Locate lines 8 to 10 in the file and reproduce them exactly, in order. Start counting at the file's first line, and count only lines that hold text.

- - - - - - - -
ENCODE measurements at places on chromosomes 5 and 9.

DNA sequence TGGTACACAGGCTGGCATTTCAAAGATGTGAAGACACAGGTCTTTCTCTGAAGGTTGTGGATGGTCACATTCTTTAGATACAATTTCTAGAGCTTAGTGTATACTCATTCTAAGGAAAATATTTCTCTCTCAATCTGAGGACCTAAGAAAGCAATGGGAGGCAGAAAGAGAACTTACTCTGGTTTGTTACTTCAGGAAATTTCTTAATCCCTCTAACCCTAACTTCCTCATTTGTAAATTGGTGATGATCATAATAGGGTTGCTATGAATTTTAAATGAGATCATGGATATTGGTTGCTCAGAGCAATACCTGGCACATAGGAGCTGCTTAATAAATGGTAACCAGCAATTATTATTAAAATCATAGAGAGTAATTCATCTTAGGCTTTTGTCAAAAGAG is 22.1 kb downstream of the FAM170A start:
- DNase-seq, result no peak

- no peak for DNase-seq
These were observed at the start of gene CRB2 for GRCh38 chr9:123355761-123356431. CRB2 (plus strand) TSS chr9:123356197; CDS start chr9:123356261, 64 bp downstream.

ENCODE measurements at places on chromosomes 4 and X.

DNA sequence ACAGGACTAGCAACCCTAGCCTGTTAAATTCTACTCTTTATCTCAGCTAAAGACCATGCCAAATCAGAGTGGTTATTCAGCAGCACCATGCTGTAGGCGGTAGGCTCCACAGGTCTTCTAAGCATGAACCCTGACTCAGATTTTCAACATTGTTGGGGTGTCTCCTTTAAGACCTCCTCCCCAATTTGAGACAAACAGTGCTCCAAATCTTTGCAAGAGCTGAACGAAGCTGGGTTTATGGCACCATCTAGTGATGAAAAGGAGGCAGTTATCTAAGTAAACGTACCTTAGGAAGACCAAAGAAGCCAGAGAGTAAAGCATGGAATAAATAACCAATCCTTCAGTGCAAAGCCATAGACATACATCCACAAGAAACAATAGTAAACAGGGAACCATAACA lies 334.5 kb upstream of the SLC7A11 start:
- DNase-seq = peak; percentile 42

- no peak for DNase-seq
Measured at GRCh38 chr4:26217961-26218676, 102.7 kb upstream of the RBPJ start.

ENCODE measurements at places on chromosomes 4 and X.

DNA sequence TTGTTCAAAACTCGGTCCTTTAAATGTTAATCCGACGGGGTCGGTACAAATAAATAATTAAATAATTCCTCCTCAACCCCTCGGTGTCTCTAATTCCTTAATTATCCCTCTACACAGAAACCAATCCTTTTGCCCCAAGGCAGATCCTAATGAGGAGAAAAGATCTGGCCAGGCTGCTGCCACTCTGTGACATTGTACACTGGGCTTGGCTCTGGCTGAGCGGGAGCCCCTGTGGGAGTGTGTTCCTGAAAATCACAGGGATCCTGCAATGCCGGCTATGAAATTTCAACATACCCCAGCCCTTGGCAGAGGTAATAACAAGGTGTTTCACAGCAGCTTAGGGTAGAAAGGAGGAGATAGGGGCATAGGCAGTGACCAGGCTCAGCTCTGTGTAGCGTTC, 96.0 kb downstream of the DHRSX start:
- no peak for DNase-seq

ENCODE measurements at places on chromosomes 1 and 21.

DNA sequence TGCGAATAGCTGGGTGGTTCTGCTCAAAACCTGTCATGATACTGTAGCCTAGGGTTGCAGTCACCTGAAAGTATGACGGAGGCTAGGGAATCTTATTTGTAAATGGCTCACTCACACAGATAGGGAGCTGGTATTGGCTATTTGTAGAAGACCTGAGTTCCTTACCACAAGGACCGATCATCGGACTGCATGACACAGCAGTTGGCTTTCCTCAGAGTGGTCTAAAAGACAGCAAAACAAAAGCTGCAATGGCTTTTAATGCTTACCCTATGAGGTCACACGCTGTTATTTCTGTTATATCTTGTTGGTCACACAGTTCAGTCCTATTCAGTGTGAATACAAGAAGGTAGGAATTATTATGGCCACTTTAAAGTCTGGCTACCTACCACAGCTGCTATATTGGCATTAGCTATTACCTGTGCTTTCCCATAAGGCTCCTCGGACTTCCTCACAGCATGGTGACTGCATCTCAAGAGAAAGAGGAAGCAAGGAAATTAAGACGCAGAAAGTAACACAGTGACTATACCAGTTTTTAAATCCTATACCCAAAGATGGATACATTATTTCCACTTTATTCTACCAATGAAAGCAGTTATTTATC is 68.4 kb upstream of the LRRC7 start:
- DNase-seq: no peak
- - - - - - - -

- DNase-seq = peak; percentile 42

- no peak for DNase-seq
Measured at GRCh38 chr4:26217961-26218676, 102.7 kb upstream of the RBPJ start.